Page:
Disable outline when it makes your boxes incongruent. Indicate element selection in an alternate way. Basically when you click to enter ‘Where are you going?’, there’s no need to outline the box and make it look misaligned with the “Search” button. The way they did it DOES follow certain UX guidelines, but I think UX design is moving away from this treatment of elements in favor of changes in background color, solely showing the active cursor, etc. Instructions on removing outlines in CSS here.
*See my response to criticism of this tactic at the bottom of the post.
The ‘Host Guarantee’ is below the fold. If users have concerns about your service, display enough security/trust/social proof elements above the fold.
Enable sign up and login via overlay boxes. Right now I am transported to a separate sign up (https://www.airbnb.com/signup_login) or login (https://www.airbnb.com/login) page when I click on the options. I believe a lot of users click things like ‘Sign Up’ with no real firm intention, but to just see what it may take in order to sign up. If it’s especially painless, maybe they’ll do it even when they didn’t have a hard intention to do so. Lightbox is a great option for this implementation.
*See response to criticism of using light boxes below, as well.
Make the data input flow more natural. Right now, I totally bypass entering dates in the flow because when I come to the page, I enter my city and hit ‘Enter’. That triggers the search, without giving me a chance to enter my dates first. Entering the dates is almost entirely left out of the flow aside from me seeing it, and perhaps deliberately choosing to do the bottom elements first, then going to the top to enter my city and hit Search. If I use my mouse to select the option for ‘Where are you going?’ this isn’t an issue, but I think people who use their keyboards more should not be penalized.
Preset the dates. They surely have data on the average time between searching and renting. Maybe people typically check out Airbnb a week in advance. Maybe a month. Presetting the dates does two things. For some, it reduces the work required and feels even more streamlined (and also ensures date data is included in the search if the individual otherwise leaves it out of the search given the current UX flow). Moreover, when a date is already entered, the form is compelling. It feels like something that NEEDS to be interacted with. It’s a lot easier to ignore a blank form than one with partial information. Admittedly this may 1) create more work for people whose dates you get wrong, which is probably the majority 2) creep some people out. Nevertheless, it’s worth testing.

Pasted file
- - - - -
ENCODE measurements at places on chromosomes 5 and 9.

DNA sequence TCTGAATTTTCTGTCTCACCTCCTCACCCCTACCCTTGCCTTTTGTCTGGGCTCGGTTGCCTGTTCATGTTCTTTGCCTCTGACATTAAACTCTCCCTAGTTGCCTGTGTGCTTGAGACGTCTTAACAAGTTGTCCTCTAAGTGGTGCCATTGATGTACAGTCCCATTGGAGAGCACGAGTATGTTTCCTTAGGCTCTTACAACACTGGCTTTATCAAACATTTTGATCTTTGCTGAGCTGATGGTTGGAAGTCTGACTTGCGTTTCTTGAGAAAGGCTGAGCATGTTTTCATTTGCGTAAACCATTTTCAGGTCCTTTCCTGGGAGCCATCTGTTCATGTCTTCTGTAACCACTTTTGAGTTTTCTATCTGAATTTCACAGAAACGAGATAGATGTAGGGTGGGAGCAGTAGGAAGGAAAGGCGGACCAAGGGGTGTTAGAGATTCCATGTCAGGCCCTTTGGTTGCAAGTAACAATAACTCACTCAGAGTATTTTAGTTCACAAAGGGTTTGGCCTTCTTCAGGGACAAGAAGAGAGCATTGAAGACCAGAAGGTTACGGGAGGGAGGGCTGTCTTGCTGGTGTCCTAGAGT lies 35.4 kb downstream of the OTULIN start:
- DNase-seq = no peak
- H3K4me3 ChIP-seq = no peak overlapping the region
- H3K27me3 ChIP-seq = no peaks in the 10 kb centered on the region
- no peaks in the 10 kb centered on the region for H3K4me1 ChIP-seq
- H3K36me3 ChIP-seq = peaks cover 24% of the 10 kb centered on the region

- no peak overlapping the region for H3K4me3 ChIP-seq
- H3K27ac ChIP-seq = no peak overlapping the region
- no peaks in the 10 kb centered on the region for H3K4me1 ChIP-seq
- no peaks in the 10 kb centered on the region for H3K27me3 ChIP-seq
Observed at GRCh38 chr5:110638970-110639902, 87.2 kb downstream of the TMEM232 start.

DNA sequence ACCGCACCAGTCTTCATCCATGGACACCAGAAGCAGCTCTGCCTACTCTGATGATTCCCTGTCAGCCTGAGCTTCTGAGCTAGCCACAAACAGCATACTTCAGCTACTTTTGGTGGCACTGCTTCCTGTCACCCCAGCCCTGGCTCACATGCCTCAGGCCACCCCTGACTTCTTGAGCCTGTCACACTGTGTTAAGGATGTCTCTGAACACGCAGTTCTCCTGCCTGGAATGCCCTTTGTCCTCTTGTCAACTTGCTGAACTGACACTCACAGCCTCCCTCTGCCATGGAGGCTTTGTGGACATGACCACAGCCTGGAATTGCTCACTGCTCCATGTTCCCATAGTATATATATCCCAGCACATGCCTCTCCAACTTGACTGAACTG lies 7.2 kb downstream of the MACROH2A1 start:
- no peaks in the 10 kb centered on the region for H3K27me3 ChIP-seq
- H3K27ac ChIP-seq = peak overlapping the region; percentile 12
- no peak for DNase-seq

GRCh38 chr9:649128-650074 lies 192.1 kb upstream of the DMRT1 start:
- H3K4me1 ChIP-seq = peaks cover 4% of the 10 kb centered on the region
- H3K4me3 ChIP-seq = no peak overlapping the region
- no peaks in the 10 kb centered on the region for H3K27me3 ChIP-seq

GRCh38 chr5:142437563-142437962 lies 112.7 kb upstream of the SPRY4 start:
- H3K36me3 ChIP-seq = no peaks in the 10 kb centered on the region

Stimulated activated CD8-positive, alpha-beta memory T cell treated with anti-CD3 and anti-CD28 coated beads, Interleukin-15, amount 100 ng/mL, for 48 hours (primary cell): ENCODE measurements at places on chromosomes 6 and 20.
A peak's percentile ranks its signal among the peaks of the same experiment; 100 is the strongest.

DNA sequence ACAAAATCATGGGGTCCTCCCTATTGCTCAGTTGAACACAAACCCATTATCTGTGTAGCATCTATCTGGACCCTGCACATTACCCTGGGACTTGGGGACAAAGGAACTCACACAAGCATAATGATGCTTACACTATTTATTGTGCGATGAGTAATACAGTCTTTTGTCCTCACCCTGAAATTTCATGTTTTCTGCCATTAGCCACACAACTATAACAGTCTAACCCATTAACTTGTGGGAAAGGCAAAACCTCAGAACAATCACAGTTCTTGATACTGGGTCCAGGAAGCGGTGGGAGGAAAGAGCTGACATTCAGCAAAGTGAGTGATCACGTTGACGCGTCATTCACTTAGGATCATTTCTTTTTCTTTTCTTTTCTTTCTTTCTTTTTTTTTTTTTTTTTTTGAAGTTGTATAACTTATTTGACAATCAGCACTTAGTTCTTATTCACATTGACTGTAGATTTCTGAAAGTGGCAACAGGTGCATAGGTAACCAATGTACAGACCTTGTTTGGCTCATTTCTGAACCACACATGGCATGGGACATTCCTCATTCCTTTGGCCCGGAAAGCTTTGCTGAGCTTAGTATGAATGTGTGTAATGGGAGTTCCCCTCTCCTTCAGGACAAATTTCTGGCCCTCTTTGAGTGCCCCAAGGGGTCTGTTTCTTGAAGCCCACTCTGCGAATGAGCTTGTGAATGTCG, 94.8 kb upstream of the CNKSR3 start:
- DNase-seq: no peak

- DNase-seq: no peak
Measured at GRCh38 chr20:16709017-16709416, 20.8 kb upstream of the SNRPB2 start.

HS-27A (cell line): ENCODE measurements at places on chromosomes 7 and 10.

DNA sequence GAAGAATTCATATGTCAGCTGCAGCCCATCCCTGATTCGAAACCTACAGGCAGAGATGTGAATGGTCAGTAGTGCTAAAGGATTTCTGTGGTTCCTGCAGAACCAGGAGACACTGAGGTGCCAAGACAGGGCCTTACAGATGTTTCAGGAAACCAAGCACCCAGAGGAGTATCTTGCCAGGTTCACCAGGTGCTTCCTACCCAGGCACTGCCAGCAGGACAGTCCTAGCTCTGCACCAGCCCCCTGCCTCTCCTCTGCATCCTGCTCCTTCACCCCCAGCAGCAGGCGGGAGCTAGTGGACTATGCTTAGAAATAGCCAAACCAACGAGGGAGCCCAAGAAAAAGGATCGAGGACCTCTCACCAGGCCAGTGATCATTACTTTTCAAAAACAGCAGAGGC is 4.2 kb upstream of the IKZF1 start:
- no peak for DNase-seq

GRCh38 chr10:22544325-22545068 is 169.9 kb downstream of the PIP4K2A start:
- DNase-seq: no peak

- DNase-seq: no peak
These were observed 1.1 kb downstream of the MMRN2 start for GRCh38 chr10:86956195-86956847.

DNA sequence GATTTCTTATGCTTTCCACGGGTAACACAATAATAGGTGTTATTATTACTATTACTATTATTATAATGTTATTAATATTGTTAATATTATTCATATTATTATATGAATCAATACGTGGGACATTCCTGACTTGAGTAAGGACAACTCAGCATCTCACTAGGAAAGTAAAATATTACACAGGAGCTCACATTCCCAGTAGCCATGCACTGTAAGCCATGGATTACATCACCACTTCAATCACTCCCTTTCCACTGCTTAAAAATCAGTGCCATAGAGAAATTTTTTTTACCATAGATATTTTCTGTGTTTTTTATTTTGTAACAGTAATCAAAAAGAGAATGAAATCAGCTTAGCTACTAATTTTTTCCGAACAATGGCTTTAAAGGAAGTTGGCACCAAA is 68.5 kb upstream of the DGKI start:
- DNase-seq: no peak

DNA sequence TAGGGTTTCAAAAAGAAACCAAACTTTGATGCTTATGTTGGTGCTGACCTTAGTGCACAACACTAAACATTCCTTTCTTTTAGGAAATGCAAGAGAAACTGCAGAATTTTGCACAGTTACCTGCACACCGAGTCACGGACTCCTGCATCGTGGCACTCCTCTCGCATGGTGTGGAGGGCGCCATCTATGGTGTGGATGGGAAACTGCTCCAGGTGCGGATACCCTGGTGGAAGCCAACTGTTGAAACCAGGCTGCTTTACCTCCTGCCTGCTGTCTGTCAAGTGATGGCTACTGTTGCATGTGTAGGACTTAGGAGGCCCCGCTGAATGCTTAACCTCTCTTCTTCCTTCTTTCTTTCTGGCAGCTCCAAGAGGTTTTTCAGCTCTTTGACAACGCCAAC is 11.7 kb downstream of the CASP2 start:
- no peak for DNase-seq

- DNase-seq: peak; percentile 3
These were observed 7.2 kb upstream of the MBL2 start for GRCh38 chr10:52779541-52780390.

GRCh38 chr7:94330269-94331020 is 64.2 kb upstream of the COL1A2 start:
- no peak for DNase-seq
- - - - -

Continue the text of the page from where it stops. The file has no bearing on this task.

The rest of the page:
That’s all for this time. Any thoughts? How else can Airbnb improve?
EDIT (9:04a, PT, 2/24/12): The response to this post has been overwhelming. A lot of constructive feedback. I wanted to address a couple of points that I think are still up for debate. Here are my responses to 2 criticisms:
“It is novice to disable default browser behavior.” Some people don’t believe it is right to disable outline on an element: This subverts default browser behavior and arguably worsens usability, particularly for anyone who is visually impaired. My full recommendation though, is not to remove the outline and do nothing else. A lot of sites are beginning to use dynamic CSS to change the background of the text input when you select a text field. Arguably that is even BETTER for the visually impaired than an outline given that it is more visually prominent. Moreover, when have we been satisfied with the state of browsers and simply accepted what the large tech companies release? Historical defaults should not dictate design.
“Lightboxes are bad for usability and resemble pop ups to some people.” People have expressed pure but unexplained frustration with the use of light boxes: Sure, if you take the basic definition of a light box as “a box that pops up, and looks a lot like a pop up”. However, pop ups have a connotation with spam, etc. that make this an unreasonable comparison. Light boxes do function like pop ups; in fact, I have called light boxes pop ups before. That being said, I would be hard pressed to find a ton of users who felt like light boxes were ruining UX when it saves them from having to go to many different pages and adds a pleasing novelty effect to the site. Moreover, while some can claim a performance hit from using light boxes, and I’m sure there’s some validity to it since every JS plugin will hit your performance, everything is a trade off, and if we wanted our pages to strictly load quickly with no regard for design, we might just stop using JS entirely.
Like anything else, it’s all about how you USE the tools, not the tools themselves. Twitter Bootstrap is great, but uncustomized, overused, and constantly deployed in production for the full lifecycle of an app is a misappropriation of the tool to some people. Does it mean that Twitter Bootstrap is bad and doesn’t have a place in the development process? Absolutely not.
Edit: 2:25p PT - cleaned up some typos and included references to the above edit. —
Would love to hear more in the comments section on these or the above issues!